Welfare: aid in the form of money or necessities for those in need.
The Palestinian Authority’s current “Pay for Slay” program to reward Palestinian terrorists for murdering Jews can be traced back as far as 1964, when Nobel Prize-winning terrorist Yasser Arafat first initiated the idea:
|Arafat. Photo by Remy Steinegger –
originally posted to Flickr as Yasser Arafat –
World Economic Forum Annual Meeting Davos 2001
Back then, a main goal was consolidating the power and influence of the PLO.
But it has continued and developed over time, but never intended to actually helping Arabs in need.
In an opinion piece for The New York Times, Matthew Levitt noted that during its iteration as the “Fund for Families of Martyrs and the Injured” the program was still not a part of any real welfare system:
According to the World Bank, “the program is clearly not targeted to the poorest households. While some assistance should be directed to this population, the level of resources devoted to the Fund for Martyrs and the Injured does not seem justified from a welfare or fiscal perspective.”
Matters have not gotten any better.
Eli Lake wrote last year that finally, the Palestinian reward system is getting attention:
For years the Israelis and the Americans didn’t do much on this issue. The Israel Defense Forces work closely with Palestinian security services to keep the peace in the West Bank. Meanwhile, the Bush and Obama administrations have pressed both sides to restart negotiations over a final status.
This is starting to change. On Friday, Israel’s prime minister, Benjamin Netanyahu, announced that he would begin withholding part of the tax revenue that Israel sends to the Palestinian Authority — equal to the amount paid to “martyrs.”
One aspect of the problem remains addressing this program for what it is.
Palestinian Media Watch has been a major source of information about this reward system and has been giving the impetus to various governments to recognize this practice for what it is and act accordingly.
In April 2011, the Palestinian Authority Registry published a Government Resolution granting all Palestinian prisoners imprisoned in Israel for security and terror-related offenses a monthly salary from the PA (Al-Hayat Al-Jadida, April 15, 2011). This new resolution, called PA Government Resolution of 2010, numbers 21 and 23, formalized what has long been a PA practice.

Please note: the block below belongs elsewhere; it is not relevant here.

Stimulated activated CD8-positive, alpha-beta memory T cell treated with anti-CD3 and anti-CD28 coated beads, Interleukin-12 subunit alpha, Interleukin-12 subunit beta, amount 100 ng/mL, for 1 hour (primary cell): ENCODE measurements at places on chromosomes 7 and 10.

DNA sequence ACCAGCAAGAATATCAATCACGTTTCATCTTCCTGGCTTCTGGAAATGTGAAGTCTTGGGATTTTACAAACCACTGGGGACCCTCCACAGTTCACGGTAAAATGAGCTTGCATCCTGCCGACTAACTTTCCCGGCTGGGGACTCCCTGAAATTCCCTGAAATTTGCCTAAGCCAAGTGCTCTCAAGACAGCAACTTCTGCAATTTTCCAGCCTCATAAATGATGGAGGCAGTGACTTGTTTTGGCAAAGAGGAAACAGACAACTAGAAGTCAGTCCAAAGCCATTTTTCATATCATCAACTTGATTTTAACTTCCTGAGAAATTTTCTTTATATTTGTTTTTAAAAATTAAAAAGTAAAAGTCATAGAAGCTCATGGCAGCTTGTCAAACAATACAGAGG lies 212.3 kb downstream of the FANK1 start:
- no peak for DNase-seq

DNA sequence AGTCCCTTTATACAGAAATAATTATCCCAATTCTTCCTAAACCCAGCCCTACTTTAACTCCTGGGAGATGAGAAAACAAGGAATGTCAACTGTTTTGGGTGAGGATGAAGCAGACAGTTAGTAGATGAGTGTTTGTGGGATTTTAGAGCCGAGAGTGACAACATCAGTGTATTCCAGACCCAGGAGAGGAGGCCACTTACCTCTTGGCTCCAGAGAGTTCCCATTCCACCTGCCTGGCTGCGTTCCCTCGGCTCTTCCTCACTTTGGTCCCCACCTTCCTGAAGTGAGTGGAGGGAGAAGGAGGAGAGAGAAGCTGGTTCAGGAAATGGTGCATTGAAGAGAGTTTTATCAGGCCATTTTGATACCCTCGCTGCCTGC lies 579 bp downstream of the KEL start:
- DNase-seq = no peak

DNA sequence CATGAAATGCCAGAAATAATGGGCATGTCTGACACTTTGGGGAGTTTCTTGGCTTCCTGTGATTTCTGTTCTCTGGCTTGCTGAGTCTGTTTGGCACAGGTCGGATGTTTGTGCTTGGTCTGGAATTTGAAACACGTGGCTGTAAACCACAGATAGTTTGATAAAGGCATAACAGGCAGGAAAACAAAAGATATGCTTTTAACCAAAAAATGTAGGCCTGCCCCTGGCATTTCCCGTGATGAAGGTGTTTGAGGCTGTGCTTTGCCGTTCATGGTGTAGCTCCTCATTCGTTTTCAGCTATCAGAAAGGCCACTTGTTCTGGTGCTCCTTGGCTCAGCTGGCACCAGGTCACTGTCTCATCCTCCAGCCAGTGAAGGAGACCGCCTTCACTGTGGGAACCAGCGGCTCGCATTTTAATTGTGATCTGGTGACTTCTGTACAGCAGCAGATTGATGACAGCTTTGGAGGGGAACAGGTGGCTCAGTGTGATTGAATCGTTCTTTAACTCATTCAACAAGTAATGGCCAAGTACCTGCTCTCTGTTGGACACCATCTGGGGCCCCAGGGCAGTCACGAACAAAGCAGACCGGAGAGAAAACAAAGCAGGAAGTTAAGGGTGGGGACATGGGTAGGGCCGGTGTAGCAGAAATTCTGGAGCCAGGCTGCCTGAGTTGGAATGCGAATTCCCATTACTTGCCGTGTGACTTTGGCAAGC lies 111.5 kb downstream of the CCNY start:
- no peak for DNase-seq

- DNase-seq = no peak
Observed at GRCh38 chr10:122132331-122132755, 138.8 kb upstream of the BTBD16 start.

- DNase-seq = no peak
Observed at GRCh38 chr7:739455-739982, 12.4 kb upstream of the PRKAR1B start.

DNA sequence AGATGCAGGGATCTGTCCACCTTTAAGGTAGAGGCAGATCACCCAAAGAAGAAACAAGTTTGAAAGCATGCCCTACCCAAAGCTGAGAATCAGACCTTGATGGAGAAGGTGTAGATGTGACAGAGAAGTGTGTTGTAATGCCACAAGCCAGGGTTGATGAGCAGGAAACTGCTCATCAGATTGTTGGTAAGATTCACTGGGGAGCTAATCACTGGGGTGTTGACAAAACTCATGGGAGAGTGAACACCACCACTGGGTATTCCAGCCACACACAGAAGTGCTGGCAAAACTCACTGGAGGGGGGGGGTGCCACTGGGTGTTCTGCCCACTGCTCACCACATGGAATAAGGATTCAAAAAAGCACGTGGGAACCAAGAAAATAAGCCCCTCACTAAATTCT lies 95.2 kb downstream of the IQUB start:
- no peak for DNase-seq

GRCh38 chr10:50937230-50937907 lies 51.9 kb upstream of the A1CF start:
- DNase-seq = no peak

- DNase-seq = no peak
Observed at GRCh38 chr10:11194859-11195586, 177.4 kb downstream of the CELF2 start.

The PA defined which Palestinians would be considered “prisoners”: “Anyone imprisoned in the occupation’s [Israel’s] prisons as a result of his participation in the struggle against the occupation” (Ch. 1 of Law of Prisoners, 2004/19, www.alasra.ps, accessed May 9, 2011)
According to the PA definition, more than 4,500 Palestinian prisoners (as of December 2012) serving time for terror-related offenses are recipients of PA salaries. This means that Palestinians convicted of crimes such as theft do not receive a salary, but Hamas and Fatah terrorist murderers do. [emphasis added]
That is one of the key points that is overlooked in confronting the continued Palestinian claim that the money is part of some humanitarian welfare fund. While the salary is targeted for criminals, it is intended for terrorists and their families alone.
This is not about a welfare system intended for the average family.
Another key point is that not only does this Palestinian law ignore the average needy family, the rewards it pays out to terrorists are as much as 5x what average Arab families are earning:
Watch the entire video:
A third proof that these are not welfare payments comes from the Palestinian Authority itself, as PMW notes:
These monthly payments to prisoners are paid from the PA’s general budget and income taxes are paid, as is the case with all other PA salaries (Al-Hayat Al-Jadida, June 19, 2011). According to the language of the PA regulation as well as PA economic reports on government salaries, the monthly salaries to prisoners range from 1,400 shekels to 12,000 shekels. The PA economic report listed the prisoners’ salaries as part of the PA general salary budget, which includes civil servants, military personnel and others. (Life and the Market, supplement to Al-Hayat Al-Jadida, June 19, 2011). It was not listed as a social service payment. [emphasis added]
In fact, those stipends are still being described as “salaries” instead of “assistance”:
|Abbas calls terror stipends “salaries”, not “assistance. Credit: Palestinian Media Watch|
Thus far, Abbas has refused to stop paying the stipends — though whether it is because of his own stubbornness or because he dares not stop such a popular measure.
The responsibility rests upon the West to refuse to provide any funding to the Palestinian Authority that goes toward paying any salaries, as long as the money goes toward encouraging terrorism.
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